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TDC - Neil Peart

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I caught maybe 15-20 RUSH shows over the years, from 1981 to the 2015 farewell tour. That’s 34 years of great concerts!

I understand Neil’s perspective when he wrote “I can’t pretend a stranger is a long awaited friend,” but that’s how the band seemed to me. Every time they’d pass through, I’d get a visit with my long awaited friends.

Mourn the loss, celebrate the life, enjoy the music and writings he left us. Thanks, Neil!  We’ll miss you.

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I too was introduced to Rush by way of All the World’s a Stage: the local FM station (97.1 KAYD, “FM-97”) would play the live version of “Working Man” on a regular basis. (This was in the days when FM radio had no issue playing 15-minute songs in regular rotation.) I bought the album and was off and running as a Rush fan.

I only got to see them six times; I wish it could have been more.

10/25/1977 - Beaumont City Auditorium, Beaumont, TX

03/04/1979 - Fair Park Coliseum, Beaumont, TX

04/05/1982 - Lake Charles Civic Center, Lake Charles, LA

01/15/1986 (or maybe it was 01/16/1986) - The Summit, Houston, TX

06/11/2011 - Frank Erwin Center, Austin, TX

04/23/2013 - Frank Erwin Center, Austin, TX

--

Neil’s second book, Ghost Rider: Travels on the Healing Road, came out in 2002.

After his daughter died in a car crash and his wife died from cancer (“The doctors said it was cancer, but I knew it was of a broken heart”) in a span of about 10 months, the only way he could think of to deal with it was to get on his motorcycle and ride. He covered roughly 55,000 miles of North and Central America, trying to heal what he referred to as his “little baby soul.” Ghost Rider is a chronicle of that journey.

Several years ago when I first got a Kindle, I downloaded it, kind of skimmed through it and thought it was an interesting travelogue.

But I recently read it again from a paperback edition. As I’ve mentioned before, my wife of thirty years died in 2014. So this time I read it with a whole new perspective.

Obviously, Neil Peart’s life and mine are (were) very different. I lost my wife; he lost his wife AND daughter. He was a successful, world-famous musician living his dream life and I’m…not. And I couldn’t exactly get on a R1100GS and check out from the world; I had a nine-year-old daughter to tend to and an 18-year-old son just out of high school trying to figure out what to do with his life. Not to mention I had to get up and go to work every day.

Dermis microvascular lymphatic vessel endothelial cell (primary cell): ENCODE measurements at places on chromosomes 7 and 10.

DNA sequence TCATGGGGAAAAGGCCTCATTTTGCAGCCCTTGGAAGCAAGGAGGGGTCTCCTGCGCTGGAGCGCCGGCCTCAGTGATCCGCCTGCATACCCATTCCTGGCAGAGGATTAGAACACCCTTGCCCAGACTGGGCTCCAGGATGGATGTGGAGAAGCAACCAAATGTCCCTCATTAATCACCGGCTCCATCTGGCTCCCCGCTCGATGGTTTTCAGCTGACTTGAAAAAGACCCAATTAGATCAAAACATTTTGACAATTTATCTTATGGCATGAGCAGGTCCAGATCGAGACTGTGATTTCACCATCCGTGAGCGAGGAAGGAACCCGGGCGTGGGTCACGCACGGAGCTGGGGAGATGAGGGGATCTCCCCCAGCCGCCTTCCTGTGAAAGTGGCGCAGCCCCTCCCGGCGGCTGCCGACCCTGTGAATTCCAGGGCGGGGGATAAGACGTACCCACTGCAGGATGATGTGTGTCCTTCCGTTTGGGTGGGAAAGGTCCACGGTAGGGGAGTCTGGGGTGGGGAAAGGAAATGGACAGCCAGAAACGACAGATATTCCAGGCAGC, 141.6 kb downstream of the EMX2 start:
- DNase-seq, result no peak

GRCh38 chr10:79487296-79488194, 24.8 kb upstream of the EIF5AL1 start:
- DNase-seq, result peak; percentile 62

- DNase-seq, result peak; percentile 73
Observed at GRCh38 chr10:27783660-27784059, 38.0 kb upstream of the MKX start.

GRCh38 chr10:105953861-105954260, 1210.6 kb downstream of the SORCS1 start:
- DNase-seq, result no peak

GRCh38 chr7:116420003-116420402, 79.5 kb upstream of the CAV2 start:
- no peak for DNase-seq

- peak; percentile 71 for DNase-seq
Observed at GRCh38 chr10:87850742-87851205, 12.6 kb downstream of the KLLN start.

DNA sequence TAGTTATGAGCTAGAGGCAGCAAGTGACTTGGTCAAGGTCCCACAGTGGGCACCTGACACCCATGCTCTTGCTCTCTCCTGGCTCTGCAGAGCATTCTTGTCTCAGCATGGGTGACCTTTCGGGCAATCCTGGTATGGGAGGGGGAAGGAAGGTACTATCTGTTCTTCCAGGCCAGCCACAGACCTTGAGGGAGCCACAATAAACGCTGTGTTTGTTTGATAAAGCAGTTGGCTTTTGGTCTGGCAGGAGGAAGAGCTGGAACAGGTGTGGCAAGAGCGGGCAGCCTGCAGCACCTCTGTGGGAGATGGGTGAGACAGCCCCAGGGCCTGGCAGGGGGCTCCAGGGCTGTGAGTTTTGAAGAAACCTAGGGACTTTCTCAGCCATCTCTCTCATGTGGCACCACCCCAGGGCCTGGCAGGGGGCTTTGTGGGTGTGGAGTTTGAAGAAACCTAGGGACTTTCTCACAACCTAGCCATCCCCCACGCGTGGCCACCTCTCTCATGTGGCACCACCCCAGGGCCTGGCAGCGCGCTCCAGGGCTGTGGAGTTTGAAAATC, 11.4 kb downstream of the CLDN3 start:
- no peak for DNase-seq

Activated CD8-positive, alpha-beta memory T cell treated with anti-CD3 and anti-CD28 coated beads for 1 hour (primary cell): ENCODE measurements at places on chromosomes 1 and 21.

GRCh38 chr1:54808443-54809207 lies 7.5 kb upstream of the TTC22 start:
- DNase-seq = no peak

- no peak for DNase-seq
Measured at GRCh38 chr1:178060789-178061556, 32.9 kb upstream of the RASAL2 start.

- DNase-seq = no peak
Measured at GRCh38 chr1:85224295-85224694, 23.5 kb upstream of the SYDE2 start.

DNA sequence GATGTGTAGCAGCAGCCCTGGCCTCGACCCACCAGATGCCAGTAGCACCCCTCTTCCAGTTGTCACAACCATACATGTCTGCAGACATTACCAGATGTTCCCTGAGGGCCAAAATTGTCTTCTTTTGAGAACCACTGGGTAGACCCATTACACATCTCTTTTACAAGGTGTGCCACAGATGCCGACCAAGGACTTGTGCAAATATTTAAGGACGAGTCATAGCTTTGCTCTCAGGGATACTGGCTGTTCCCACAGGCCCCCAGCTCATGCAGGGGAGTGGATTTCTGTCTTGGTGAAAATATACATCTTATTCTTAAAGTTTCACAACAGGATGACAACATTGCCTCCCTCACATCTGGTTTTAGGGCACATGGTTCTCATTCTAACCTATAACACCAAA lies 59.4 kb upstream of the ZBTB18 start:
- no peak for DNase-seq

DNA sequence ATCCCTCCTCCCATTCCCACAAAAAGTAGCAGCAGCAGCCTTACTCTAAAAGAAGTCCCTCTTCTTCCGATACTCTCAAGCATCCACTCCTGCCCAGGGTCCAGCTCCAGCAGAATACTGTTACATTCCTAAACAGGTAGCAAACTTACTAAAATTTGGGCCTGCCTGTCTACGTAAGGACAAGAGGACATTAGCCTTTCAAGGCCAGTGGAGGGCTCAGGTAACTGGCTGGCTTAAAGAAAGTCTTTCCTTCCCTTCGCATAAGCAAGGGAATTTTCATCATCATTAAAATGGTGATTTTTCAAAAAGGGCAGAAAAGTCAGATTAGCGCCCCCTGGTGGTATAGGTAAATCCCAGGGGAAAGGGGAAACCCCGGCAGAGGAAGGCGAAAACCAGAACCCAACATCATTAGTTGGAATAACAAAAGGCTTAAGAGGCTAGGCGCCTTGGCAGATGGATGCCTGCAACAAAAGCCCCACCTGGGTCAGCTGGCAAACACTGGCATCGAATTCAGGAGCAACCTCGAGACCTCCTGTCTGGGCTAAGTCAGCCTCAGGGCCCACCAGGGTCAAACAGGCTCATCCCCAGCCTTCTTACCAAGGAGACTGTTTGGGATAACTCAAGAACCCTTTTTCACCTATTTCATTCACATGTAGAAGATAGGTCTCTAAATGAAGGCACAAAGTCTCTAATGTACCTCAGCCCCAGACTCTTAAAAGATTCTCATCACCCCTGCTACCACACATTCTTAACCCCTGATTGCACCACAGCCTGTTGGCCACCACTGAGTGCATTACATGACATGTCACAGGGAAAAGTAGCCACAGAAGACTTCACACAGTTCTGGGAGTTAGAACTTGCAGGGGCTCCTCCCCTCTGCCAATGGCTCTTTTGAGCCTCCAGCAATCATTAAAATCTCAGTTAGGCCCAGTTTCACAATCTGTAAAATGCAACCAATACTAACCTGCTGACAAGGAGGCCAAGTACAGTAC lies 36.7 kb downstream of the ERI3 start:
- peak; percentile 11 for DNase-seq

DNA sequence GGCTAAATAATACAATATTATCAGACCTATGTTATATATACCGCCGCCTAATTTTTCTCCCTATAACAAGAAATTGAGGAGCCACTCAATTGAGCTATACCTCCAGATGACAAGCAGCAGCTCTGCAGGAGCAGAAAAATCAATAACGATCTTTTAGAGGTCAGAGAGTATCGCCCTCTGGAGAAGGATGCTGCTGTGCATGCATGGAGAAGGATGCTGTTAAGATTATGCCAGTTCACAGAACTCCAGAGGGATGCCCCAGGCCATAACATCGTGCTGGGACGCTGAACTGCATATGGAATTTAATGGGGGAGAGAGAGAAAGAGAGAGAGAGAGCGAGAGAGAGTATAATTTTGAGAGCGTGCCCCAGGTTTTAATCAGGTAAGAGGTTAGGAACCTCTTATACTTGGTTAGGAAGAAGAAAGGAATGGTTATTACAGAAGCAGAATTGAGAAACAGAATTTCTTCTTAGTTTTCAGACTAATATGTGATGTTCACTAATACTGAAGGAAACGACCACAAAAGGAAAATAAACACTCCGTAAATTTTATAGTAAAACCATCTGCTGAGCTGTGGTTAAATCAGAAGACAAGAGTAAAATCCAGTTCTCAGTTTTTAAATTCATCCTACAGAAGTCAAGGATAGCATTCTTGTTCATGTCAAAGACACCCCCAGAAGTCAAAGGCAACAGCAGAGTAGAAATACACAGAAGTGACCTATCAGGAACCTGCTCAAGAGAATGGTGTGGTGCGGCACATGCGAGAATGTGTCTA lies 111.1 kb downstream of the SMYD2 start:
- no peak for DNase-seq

But many of the things he wrote about really struck a chord – besides, loss is loss, regardless of your life situation. So I felt a bit of a kinship to him.

“If the first is the year of sorrow, then the second is the year of emptiness.” How very true.

As I read, I found myself wishing I could reach out to Neil and have a conversation. Obviously, that wasn’t going to happen, but there are many things I would have liked to have talked to him about – and none of them pertained to music or Rush.

I was a couple of chapters away from finishing the book when the news broke that he had died. So even if I HAD found some way to communicate with him (which I never had any delusions of doing anyway), it definitely wasn’t going to happen now.

So goodbye, Neil, from your longtime fan and brother in loss.

Edited by Dana_V
Edited to correct a typo.
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I just discovered the news of this on another site, what a huge loss to music this is, I've  been a big fan of Rush since my early teens.  I had suspected something like this might have been wrong when they retired from touring, but of course had hoped not, but that aside obviously playing a usually 3-hour long set of music as complex as theirs would be hugely demanding to anyone, but more so to people who are in their 60s.  I only saw them live once on their 'Permanent Waves' tour in 1980 when I was 15 and not really mature enough to fully appreciate their music.  There are a couple of long books I've read every few years since my 20s and each time I read them I find more things in them I hadn't noticed or appreciated on previous reading; it's a bit like this for me with Rush too, only it's music instead of literature.  A life sadly curtailed by an awful disease but he acheived so much and did so much, he fulfilled his potential, lived his dream and gained huge recognition for his abilities.  I'd hoped there might have been one or two more studio albums to come from Rush even though they'd stopped touring but I obviously I have an answer to that personal question now.   RIP Neil.

Edited by Mr. Dave
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